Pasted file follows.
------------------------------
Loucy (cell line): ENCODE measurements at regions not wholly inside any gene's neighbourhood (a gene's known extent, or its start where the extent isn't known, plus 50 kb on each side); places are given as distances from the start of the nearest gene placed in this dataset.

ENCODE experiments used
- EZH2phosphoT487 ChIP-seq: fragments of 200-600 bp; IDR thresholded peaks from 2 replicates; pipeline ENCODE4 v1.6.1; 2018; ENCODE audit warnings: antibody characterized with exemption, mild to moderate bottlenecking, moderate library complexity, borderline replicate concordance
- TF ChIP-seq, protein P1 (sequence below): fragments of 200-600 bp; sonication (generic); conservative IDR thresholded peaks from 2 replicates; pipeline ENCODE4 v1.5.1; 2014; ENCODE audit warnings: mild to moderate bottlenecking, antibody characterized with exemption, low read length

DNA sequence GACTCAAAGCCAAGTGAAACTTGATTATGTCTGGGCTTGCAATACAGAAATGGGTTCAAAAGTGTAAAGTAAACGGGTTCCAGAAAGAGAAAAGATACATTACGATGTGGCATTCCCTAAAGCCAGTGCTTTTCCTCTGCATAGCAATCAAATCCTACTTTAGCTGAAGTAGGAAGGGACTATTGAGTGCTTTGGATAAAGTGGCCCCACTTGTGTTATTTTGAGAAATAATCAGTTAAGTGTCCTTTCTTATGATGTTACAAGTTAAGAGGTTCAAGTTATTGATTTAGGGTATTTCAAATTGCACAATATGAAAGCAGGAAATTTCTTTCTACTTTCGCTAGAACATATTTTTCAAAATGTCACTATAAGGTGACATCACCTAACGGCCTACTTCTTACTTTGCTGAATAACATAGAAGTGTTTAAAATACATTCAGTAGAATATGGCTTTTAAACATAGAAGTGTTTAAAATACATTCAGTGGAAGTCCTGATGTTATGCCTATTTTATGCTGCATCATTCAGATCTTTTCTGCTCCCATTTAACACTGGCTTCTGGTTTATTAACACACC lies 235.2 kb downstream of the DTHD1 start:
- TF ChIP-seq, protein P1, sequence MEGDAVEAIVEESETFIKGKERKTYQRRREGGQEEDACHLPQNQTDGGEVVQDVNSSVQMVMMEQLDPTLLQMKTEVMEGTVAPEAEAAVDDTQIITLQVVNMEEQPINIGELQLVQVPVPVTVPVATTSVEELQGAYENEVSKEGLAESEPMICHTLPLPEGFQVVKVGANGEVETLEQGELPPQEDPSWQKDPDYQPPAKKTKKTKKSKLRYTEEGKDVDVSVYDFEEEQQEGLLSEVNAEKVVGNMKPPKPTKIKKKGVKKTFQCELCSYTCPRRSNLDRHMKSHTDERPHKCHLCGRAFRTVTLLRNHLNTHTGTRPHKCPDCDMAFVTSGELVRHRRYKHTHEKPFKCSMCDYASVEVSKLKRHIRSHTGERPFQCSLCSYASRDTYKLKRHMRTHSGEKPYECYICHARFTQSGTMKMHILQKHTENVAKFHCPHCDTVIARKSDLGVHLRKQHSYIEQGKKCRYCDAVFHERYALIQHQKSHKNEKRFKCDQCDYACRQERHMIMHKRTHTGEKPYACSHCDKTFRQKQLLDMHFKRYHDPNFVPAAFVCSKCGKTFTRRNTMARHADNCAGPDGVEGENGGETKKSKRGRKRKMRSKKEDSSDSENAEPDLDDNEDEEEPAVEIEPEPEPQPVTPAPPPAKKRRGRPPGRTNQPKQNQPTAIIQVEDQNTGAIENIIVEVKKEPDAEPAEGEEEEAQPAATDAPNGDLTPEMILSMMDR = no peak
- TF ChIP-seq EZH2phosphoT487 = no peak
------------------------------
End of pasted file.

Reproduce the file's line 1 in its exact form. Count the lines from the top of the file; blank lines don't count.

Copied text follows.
Loucy (cell line): ENCODE measurements at regions not wholly inside any gene's neighbourhood (a gene's known extent, or its start where the extent isn't known, plus 50 kb on each side); places are given as distances from the start of the nearest gene placed in this dataset.